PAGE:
The UN is fostering hopes that the country will ease work permit restrictions and register more undocumented Afghans in the future.
Read More 😊

What do you think of this post?
  • Boring 
  • Useful 
  • Interesting 
  • Awesome 

China To Replace All Fossil Fueled Taxis With Electric Cars 

By: Steve Hanley Of Clean Technica

Taxis are the bane of all urban areas. Typically, they are poorly made, poorly maintained, and spew tons of carbon dioxide into the air every day as they shuttle people from place to place. Beijing has nearly 70,000 taxis. It also has an intractable problem with smog. While it has embarked on an aggressive program to encourage private citizens to buy what it calls “new energy vehicles” — hybrids, plug-in hybrids, and battery-operated cars — that push has not made much of an impact on the taxi fleet in China’s capital. Now it has announced a plan to replace all 67,000 fossil-fueled taxis in the city with electric cars.

The changeover won’t happen right away. It begins with a mandate that any new taxis placed in service must be electric, but that means it could be a decade or more before all older vehicles are replaced. The project is expected to cost taxi operators $1.3 billion before it is complete. The entry-level fossil-fueled cars in use today cost about $10,000. Equivalent electric cars cost twice as much.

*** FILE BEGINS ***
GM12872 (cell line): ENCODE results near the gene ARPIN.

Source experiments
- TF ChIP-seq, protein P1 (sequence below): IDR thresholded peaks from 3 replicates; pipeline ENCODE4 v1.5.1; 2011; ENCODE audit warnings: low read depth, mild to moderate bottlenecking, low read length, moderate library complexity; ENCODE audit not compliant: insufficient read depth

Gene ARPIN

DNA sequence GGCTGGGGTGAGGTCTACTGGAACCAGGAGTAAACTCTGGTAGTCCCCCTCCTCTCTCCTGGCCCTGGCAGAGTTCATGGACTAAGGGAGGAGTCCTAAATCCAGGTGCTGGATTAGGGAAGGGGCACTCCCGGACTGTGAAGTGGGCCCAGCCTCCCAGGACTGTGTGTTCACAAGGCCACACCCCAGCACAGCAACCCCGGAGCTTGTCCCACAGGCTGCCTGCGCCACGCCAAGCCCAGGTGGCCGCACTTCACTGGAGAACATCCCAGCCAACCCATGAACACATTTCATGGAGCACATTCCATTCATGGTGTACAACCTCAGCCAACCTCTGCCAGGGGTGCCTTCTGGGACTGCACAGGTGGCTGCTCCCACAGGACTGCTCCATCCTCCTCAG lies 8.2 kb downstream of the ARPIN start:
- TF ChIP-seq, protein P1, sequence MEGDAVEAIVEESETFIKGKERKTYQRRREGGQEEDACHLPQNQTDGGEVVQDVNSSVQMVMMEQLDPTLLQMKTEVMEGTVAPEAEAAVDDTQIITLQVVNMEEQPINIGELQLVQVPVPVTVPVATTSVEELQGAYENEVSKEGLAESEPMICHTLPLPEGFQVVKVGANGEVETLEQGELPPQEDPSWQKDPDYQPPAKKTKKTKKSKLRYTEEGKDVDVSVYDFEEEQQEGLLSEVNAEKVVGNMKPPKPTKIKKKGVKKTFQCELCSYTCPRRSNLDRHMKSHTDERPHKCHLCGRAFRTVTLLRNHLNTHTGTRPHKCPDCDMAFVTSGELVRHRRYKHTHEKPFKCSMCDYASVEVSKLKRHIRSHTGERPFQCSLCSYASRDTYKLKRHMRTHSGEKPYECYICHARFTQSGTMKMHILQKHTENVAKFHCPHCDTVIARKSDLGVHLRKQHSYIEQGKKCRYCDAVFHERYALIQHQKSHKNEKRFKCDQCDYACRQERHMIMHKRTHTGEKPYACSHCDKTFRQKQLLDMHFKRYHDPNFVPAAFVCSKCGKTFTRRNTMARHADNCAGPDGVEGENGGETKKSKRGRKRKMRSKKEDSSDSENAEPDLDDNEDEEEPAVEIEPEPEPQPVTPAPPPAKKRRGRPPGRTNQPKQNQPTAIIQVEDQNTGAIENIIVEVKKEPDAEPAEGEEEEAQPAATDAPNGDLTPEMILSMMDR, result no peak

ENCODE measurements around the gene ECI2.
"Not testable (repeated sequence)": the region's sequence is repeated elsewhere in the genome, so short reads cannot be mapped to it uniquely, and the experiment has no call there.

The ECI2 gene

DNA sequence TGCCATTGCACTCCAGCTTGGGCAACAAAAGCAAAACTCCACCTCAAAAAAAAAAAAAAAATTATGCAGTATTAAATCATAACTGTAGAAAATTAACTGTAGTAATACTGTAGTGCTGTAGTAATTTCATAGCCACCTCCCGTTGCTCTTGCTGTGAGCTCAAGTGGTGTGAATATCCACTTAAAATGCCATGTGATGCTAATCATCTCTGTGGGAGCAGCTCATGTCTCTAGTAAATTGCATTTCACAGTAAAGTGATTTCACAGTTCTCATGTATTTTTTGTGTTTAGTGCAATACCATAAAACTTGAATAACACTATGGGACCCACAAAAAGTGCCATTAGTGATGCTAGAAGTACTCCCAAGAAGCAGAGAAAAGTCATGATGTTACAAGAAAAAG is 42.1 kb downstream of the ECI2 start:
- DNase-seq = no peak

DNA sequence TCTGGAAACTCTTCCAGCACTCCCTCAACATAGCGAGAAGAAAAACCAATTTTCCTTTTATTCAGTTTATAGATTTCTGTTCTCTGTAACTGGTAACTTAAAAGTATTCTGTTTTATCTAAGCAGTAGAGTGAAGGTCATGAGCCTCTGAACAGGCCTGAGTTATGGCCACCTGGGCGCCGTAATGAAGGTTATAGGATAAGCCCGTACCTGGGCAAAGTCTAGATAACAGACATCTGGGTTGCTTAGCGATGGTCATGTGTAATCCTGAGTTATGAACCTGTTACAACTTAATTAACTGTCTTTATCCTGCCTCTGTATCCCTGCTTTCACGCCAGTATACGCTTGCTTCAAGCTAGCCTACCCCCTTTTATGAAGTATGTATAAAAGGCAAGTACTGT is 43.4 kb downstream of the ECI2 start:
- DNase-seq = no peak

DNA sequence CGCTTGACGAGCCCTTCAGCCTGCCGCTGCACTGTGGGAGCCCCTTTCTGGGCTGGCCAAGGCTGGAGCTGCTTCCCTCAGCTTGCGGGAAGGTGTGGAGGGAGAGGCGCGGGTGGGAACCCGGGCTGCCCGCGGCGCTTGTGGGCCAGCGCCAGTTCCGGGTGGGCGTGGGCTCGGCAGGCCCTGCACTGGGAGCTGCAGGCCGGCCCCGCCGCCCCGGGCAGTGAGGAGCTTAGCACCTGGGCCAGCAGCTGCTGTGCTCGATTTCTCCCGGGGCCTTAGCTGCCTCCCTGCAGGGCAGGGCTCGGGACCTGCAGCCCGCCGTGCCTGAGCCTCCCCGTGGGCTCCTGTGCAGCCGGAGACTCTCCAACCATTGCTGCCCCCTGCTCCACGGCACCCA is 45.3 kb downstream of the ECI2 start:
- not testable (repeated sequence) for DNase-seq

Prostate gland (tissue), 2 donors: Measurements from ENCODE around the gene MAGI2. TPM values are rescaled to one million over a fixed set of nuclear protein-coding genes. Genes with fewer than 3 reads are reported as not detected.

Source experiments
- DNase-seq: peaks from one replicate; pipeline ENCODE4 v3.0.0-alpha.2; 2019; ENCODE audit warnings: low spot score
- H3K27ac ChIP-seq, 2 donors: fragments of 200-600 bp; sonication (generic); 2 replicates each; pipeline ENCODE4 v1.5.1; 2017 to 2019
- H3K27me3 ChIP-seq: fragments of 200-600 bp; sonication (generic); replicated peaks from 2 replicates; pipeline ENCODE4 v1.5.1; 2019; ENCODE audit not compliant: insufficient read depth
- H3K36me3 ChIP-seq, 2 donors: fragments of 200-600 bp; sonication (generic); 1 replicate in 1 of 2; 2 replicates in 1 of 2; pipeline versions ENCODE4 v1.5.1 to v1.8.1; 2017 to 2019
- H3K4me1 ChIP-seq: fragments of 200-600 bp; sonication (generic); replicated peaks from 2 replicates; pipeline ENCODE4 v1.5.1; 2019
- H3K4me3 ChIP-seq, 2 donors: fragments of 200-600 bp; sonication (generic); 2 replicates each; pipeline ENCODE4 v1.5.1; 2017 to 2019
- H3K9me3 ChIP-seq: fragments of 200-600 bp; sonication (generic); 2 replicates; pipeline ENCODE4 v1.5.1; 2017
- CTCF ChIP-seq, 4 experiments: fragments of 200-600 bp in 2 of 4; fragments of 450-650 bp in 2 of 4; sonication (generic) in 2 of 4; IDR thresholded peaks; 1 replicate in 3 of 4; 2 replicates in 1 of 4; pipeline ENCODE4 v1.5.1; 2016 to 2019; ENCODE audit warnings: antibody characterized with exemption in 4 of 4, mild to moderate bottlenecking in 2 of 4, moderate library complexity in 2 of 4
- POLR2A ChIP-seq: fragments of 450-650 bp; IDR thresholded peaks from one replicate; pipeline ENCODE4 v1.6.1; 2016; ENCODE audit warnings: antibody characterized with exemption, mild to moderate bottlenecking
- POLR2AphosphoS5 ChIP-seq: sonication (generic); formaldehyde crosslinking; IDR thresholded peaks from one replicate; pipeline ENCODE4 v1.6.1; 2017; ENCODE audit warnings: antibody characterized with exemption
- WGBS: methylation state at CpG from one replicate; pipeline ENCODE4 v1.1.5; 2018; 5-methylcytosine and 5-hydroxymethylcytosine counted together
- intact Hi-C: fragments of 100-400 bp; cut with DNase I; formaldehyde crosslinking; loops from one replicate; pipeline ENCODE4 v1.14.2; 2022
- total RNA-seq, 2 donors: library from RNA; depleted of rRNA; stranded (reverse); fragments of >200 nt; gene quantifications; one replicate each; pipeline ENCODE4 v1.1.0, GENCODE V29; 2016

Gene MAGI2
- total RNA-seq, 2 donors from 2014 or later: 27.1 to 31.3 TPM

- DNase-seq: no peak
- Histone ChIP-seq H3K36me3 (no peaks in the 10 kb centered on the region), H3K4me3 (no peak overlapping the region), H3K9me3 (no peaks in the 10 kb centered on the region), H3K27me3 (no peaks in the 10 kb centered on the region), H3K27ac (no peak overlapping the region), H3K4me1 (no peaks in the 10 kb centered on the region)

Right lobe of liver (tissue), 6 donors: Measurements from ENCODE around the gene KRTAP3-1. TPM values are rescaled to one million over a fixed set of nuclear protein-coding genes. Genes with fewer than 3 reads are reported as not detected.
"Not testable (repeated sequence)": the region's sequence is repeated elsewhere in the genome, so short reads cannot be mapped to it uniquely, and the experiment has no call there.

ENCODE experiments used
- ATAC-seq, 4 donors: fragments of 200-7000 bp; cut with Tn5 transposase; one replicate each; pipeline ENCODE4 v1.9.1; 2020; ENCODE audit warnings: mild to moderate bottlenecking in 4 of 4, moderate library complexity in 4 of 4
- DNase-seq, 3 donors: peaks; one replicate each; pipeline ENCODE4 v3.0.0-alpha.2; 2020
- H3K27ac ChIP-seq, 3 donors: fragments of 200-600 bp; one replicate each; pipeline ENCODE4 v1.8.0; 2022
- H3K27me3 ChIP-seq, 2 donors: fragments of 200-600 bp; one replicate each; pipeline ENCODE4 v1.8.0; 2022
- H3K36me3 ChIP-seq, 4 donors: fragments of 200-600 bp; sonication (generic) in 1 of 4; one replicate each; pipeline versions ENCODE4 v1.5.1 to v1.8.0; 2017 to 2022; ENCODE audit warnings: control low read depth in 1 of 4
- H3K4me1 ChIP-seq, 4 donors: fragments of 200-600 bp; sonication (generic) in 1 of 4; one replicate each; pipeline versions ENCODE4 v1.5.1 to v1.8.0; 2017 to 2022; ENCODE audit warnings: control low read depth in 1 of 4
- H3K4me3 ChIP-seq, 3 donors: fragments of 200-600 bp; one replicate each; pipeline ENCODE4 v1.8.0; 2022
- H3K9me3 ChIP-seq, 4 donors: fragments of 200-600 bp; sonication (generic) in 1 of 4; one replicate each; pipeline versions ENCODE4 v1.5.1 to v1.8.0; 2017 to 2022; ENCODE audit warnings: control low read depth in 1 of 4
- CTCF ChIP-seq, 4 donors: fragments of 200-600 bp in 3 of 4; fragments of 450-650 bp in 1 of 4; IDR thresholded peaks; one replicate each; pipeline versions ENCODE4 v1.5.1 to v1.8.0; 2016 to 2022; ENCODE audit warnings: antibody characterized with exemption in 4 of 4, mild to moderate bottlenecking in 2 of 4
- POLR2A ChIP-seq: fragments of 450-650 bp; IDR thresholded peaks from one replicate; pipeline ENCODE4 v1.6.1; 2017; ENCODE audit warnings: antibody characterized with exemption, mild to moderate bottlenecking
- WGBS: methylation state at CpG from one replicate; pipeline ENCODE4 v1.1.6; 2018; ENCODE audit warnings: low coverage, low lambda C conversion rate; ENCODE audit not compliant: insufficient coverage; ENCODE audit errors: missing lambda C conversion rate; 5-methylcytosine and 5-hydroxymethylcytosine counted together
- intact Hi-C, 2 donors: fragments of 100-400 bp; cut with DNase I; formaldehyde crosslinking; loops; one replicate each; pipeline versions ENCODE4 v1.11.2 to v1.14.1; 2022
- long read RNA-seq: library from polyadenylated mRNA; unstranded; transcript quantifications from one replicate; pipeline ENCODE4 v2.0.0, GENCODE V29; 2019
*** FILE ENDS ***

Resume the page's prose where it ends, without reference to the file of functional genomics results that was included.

China is paying the price for its rapid economic expansion, most of which has been powered by electricity generated in coal-fired facilities. During the recent Olympic games in Beijing, it ordered many factories to shut down for weeks and banned buses and vehicles from its streets. The plan worked, as millions of Beijing residents saw the sun for the first time in months, but it came at a huge economic cost.

A study in 2015 found that air pollution was responsible for up to 4,000 premature deaths a day throughout China. Last month, government officials ordered a local company called Air Matters to stop reporting pollution levels that exceed the government’s official air quality index of 500. No better way to solve a problem than by officially ignoring it.

Read More 😊

What do you think of this post?
  • Boring 
  • Useful 
  • Interesting 
  • Awesome